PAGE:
16/10/04 Homily at Annual Interdenominational Remembrance Service of the Irish Kidney Association

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Homily Notes of
Most Rev. Diarmuid Martin
Archbishop of Dublin
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Corpus Christi Church, Drumcondra
16th October 2004


 

“God’s love is from generation to generation”. “His mercy is from generation to generation”.  This is a theme that rings out throughout the entire biblical tradition.  God’s love and mercy have accompanied the journeying of humankind from the beginnings of human history right until our time.

 


We do not live for ourselves.  We are not destined by God to live alone.  From the very beginning, God intended humankind to live as a family.  The Old Testament stories of creation stress that we all have a common origin; therefore we are all bound together as family in interdependence.  Recent research into human generics shows clearly how the human family, despite all its diversity, is very clearly one close genetic family.
 
If humankind was created as a family, then we have to witness to our interdependence through solidarity.  If we are all interdependent, then we have to develop those values and principles which witness to that fact, solidarity being one of the first.  We all have shared responsibility for each other and for our common heritage and our common future.   We know only too well today that we live in a world in which no one is secure where anyone is insecure.  We are all one family.  The fate of any single member of that family is of concern to all of us and influences any other member.  We do not live just for ourselves.  We cannot ignore the fate of any of our brothers and sisters.



Humankind is also family in another sense.  We are family also in an intergenerational sense.  Human history flows from generation to generation.  Life, genetic identity, values, traditions, culture and faith are all transmitted from generation to generation and are all received anew by each new generation.  Passing on life, in the fullest sense of the word, is an essential dimension of human experience, of being human.  Generations die, but generations take up what has been transmitted to them.  Generations die, but they transmit what has been most precious to them to see it flourish in a new way, in a new generation.
 
Organ donation is a contemporary expression of this passing on to a new generation of that which is most precious to us.  Donation is not simply passing on an organ; it is a way of passing on life, seeing life flourish in a new generation, in a different person. For the one who receives the organ, that act of donation is an act life-giving in the fullest sense.  For the donor, even though donation occurs in death, it is a significant gesture of that fundamental human experience of transmitting life one generation further.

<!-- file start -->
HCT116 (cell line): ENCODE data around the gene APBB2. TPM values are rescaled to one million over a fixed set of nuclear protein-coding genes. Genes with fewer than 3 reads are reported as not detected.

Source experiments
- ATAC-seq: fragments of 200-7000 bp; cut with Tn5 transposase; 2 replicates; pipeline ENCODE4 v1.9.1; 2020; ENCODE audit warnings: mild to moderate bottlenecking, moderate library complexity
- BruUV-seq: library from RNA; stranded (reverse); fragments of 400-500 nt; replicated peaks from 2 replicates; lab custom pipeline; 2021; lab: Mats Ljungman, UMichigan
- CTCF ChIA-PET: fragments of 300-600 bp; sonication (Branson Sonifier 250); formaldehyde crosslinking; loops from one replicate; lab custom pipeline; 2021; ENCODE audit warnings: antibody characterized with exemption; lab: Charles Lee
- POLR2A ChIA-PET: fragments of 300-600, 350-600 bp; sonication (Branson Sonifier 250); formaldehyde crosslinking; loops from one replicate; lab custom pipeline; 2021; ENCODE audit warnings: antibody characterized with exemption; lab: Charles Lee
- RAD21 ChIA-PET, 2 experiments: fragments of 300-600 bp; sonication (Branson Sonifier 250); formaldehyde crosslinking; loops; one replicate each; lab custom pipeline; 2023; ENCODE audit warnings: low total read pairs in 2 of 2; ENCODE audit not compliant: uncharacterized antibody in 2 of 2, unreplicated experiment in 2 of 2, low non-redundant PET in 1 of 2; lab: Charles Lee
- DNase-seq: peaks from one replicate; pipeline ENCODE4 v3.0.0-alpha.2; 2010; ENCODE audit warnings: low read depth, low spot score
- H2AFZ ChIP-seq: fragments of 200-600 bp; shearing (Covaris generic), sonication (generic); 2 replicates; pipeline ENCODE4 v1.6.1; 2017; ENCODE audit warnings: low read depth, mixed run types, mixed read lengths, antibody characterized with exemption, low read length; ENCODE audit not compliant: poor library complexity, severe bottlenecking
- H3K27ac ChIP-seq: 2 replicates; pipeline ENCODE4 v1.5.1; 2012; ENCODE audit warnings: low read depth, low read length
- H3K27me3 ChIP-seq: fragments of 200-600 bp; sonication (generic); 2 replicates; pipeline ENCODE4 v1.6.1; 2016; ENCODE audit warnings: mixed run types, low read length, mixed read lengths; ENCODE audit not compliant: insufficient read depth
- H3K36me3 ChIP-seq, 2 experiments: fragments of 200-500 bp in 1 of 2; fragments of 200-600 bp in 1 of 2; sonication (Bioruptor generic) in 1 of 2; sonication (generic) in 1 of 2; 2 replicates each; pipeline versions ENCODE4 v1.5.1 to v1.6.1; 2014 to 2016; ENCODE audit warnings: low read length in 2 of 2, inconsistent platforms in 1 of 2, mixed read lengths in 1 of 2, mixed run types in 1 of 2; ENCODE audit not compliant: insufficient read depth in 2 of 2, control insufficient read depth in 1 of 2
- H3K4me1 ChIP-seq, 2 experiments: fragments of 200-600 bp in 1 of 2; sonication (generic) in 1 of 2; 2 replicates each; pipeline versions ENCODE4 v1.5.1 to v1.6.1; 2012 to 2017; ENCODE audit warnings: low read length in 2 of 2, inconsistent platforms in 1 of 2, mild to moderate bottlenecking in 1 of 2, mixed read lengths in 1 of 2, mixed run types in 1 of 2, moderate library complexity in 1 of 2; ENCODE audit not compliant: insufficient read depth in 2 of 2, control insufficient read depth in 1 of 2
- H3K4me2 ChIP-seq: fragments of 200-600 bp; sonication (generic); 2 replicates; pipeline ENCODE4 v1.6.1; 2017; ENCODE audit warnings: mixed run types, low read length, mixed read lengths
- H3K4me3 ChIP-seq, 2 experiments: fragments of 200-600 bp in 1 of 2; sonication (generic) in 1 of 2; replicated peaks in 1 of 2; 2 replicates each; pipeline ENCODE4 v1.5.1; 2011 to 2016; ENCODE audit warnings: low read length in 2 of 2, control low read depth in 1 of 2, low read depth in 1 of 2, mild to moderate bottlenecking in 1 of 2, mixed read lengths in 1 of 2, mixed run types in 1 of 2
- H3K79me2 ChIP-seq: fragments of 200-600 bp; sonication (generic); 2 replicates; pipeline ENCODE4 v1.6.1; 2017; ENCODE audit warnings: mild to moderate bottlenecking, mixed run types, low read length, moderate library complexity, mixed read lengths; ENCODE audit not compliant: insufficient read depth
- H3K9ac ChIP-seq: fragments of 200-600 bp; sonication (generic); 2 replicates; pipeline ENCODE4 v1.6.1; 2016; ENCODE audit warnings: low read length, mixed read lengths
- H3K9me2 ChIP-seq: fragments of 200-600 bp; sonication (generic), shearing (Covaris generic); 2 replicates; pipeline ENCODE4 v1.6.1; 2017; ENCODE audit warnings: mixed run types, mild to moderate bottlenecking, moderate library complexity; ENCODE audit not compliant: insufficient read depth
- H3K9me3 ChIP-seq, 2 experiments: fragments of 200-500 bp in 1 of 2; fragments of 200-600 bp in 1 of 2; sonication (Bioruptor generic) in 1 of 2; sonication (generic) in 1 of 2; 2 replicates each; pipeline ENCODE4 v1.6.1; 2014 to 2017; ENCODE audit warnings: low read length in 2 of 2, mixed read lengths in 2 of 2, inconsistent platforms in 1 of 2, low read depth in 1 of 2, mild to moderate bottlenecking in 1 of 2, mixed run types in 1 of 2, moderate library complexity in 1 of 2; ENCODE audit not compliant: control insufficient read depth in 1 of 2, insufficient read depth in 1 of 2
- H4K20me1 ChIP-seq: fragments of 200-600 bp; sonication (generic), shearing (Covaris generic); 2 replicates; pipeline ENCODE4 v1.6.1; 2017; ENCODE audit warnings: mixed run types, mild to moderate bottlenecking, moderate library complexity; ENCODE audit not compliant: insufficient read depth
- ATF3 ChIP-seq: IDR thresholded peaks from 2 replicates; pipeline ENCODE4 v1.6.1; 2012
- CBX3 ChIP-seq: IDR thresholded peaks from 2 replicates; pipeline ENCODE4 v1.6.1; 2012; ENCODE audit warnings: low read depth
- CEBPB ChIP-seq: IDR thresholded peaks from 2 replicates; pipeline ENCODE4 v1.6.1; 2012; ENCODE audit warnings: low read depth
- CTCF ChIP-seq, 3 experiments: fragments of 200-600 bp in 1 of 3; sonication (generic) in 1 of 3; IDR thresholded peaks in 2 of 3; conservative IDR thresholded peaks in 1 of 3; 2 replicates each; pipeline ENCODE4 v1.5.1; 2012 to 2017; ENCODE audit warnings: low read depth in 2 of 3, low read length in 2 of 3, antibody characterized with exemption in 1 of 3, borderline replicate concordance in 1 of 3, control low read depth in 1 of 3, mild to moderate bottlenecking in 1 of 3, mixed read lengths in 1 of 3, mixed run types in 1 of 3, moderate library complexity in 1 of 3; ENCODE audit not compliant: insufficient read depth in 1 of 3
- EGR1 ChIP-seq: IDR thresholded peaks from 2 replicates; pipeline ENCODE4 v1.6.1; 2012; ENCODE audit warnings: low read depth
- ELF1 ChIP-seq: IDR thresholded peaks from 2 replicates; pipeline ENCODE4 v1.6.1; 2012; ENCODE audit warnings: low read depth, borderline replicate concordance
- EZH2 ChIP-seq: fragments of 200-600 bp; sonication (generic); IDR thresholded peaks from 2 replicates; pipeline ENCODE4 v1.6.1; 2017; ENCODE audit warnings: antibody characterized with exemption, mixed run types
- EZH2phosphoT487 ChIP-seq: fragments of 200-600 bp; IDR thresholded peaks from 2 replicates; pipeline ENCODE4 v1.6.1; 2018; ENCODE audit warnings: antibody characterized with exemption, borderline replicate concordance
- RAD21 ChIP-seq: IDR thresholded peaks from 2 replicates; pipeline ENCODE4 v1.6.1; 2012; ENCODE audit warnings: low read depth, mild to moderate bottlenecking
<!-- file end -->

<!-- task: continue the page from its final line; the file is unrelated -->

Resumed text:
Donation is passing on life through enabling someone to remain living, but who is radically changed by that act of giving.  They are changed not just in the sense of being able to survive, but through the realisation that all life is gift.

 

When we realise that all life is gift we are changed persons. Life is not mine.  We do not live just for ourselves alone.  Life has a purpose which goes on beyond our self realisation. If life is a gift, then it must be lived in an attitude of giving.

 

Organ donation is an act of love to the other, not to a predetermined specific other.  Organ donation is that special generosity of a love which is not calculated in every detail.  The act of love is to a person as yet unknown. It is act of love towards life, that life which passes from generation to generation.  Donation is an act of faith in life, an act of hope in life and a better future, and act of love for life.  


Organ transplantation is a remarkable fruit of modern scientific progress, a progress focussed at being at the service of life.  We should be grateful for all that has been achieved in this area.

 

Organ transplantation is a product of scientific progress but organ donation is a product of something even more significant for the progress of humanity.  It is a product of that culture of generosity and gratuity, which is the very opposite of our consumer market-driven society, where everything has its price and you get simply what you pay for.

 

Organ donation represents something very different.  There is no price that could be put on the act of donation, yet that gratuitous act of donation does so much, for so many people, that no price could ever repay it.  Organ donation is above all a sign for all of what life is truly about.  That is why all of us have reason to be grateful to donors, not just those who have received organs.

 

We have reason to be grateful to donors because they have shown us that even in death, we can be builders of that love which survives from generation to generation and which is the sole building block of a world worthy of a humankind created as a family, and which is passed on from generation to generation.

 

We pray for all those who have witnessed to that message, which is that taught to us by Jesus in the Gospel reading we have just heard.  Jesus is the way, the truth and the life.  It is through following him, who revealed to us the gratuitous love of God, that we come to the Father and find that special place which God has reserved for those who received the gift of life and lived it out that life in love, in self-giving, right until the last moment of their lives.


 

 

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